• Sending those teamster drivers headed for Ground Zero with flyers on Richie.
• Waves of anxiety attacks, which eventually lead to me having to seek therapy for post-traumatic stress disorder. (FYI which manifests every anniversary of 9/11)
• A funeral that had hundreds of mourners, almost unbearable pain.
On September 11th Bill and Maureen Bosco lost a son.
Bill Bosco (my son-in-law) and his siblings lost a brother.
Tracie lost a husband.
Abby and Richie lost their father.
All of us: aunts, uncles, cousins, in-laws, friends, grandparents lost a precious soul that we loved to the terrorists.
Is there anything “good” that came from this horrible tragedy?
Community: through community volunteering I met and developed a friendship with Sean Haubert. Sean and his father, a now retired fireman, were among the first responders who went to Ground Zero to look for survivors.
Voices Center for Resilience, formerly known as Voices of September 11th, that was formed to provide long-term support for the 9/11 community, while sharing their nearly two decades of expertise to assist those impacted by other tragedies in the United States and abroad. They were there for Sandy Hook; they were there for Stoneman Douglas High School; and they have been there for us providing: resources, programs, education, and mental health care to communities impacted by subsequent tragedies in the United States and abroad.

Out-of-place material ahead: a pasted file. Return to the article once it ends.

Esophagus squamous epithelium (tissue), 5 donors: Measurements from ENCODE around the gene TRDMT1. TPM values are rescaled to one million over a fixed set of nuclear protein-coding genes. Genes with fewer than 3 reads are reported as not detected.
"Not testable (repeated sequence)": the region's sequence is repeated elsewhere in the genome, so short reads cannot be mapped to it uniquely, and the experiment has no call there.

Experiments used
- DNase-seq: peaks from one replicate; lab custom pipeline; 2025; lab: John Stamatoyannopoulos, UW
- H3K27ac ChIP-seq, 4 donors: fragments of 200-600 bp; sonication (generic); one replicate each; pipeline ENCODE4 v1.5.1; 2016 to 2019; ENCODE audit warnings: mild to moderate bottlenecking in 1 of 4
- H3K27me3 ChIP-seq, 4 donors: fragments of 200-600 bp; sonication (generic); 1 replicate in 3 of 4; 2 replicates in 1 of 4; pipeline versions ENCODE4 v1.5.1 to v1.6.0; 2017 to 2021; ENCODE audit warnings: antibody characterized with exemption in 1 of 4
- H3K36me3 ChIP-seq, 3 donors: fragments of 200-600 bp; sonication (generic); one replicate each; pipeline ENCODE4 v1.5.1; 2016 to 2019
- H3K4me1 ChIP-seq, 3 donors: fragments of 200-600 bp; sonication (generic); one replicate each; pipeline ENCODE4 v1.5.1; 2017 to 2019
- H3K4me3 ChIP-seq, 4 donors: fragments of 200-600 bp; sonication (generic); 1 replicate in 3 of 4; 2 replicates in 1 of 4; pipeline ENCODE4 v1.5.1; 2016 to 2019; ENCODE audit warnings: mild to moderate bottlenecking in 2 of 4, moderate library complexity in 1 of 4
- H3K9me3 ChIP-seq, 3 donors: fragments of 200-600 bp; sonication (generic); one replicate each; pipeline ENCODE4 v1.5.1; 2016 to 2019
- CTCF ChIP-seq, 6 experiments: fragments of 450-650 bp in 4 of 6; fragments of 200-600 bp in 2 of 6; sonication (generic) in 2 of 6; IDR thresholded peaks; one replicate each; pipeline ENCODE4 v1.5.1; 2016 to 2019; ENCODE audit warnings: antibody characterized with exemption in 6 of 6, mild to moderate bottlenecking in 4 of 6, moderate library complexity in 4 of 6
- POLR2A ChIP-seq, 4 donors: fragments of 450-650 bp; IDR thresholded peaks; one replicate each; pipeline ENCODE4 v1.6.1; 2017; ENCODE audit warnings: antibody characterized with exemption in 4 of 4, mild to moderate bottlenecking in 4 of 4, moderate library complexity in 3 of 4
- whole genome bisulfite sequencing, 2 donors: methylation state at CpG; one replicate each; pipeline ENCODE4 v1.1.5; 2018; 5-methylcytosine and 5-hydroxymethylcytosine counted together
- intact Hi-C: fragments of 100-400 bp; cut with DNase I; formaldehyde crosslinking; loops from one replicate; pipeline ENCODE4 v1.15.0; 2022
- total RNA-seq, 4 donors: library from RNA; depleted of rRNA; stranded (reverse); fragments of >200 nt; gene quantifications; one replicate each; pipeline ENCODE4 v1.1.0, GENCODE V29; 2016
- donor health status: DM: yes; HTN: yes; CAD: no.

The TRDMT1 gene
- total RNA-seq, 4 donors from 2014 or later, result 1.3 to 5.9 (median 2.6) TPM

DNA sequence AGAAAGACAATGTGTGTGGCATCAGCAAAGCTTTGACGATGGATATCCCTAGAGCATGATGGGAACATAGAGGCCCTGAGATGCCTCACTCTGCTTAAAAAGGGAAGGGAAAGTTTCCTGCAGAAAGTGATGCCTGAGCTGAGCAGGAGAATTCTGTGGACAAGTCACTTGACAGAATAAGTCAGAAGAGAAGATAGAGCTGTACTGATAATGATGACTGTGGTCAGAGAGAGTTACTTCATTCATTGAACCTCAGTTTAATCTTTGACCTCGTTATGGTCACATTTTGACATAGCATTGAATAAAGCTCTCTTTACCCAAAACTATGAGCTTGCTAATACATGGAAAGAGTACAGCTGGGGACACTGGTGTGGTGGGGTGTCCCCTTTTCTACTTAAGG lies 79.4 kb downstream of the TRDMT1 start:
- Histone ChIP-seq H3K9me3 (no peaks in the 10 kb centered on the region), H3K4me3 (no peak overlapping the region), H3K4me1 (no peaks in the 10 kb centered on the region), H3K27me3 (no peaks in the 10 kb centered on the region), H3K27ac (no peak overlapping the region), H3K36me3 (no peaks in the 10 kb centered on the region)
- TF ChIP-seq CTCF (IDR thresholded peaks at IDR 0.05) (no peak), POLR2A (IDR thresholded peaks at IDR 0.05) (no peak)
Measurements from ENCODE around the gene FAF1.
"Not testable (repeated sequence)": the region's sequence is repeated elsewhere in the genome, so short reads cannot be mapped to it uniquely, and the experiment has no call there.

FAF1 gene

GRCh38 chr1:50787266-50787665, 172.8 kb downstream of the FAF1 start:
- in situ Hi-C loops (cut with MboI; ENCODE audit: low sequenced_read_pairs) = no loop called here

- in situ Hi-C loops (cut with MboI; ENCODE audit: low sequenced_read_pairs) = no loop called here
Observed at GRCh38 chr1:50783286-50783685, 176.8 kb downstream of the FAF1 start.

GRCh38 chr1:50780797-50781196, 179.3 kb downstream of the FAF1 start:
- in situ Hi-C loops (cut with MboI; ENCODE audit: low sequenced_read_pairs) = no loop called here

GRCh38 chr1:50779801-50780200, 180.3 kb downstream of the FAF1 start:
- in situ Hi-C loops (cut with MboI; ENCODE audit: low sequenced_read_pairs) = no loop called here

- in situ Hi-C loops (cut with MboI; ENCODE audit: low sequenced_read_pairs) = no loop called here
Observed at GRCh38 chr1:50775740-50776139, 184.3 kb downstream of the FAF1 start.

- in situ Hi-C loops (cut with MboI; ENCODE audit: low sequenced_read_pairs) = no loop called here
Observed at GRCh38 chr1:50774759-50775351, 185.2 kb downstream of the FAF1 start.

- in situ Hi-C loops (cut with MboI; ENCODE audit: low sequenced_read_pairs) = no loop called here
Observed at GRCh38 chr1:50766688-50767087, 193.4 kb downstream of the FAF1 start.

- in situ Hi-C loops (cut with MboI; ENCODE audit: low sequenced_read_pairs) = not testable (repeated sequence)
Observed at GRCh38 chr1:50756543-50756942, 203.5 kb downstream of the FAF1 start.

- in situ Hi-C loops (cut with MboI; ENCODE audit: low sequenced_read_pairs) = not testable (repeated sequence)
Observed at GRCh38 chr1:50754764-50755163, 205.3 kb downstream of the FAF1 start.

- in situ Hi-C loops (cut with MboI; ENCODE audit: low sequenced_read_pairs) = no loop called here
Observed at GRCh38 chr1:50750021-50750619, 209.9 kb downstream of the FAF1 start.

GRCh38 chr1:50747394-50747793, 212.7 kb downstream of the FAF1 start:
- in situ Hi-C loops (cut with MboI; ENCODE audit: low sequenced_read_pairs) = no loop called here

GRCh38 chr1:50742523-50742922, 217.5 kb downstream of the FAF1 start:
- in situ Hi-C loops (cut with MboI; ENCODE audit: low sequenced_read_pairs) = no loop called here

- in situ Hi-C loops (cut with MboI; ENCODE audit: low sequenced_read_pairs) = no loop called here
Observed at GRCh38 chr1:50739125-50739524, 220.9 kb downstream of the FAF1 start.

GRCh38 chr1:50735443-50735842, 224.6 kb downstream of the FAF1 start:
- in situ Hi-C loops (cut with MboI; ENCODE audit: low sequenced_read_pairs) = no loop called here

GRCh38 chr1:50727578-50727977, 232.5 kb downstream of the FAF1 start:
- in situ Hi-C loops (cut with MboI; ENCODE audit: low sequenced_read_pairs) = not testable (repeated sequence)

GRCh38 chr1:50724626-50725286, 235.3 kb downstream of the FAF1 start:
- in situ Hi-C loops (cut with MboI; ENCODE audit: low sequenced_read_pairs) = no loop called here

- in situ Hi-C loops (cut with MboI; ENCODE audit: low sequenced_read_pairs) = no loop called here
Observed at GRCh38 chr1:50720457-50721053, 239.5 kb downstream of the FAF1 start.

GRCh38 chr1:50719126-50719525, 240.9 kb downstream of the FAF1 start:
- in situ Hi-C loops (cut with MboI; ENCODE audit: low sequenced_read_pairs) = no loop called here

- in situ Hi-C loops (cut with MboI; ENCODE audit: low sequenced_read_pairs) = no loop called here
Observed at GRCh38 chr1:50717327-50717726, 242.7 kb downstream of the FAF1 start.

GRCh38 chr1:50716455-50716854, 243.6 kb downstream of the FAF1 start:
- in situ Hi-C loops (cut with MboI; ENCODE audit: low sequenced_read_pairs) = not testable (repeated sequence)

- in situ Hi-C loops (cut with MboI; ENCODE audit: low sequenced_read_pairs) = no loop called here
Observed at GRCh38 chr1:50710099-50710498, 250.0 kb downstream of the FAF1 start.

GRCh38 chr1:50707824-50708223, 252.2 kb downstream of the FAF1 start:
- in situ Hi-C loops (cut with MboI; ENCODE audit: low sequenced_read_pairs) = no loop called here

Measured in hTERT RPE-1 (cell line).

VOICES is a non-profit organization that assists communities in preparing for and recovering from traumatic events and provides long-term support and resources that promote mental health care and wellness for victims’ families, responders and survivors. Voices was founded by Mary and Frank Fetchet, who lost their son Brad on September 11th.
And lastly, this week two more victims of the 9/11 terrorist attacks at the World Trade Center have been identified by the New York City medical examiner’s office, who have vowed to identify everyone lost that day. Just days before the nation marks the 20th anniversary of the tragedy, Dorothy Morgan of Hempstead, N.Y., becomes the 1,646th victim to be identified through ongoing DNA analysis of unidentified remains recovered from the World Trade Center site, where 2,753 lives were lost. The second person — and the 1,647th victim — is a man whose name is being withheld at his family’s request.
So No – I will Never Forget!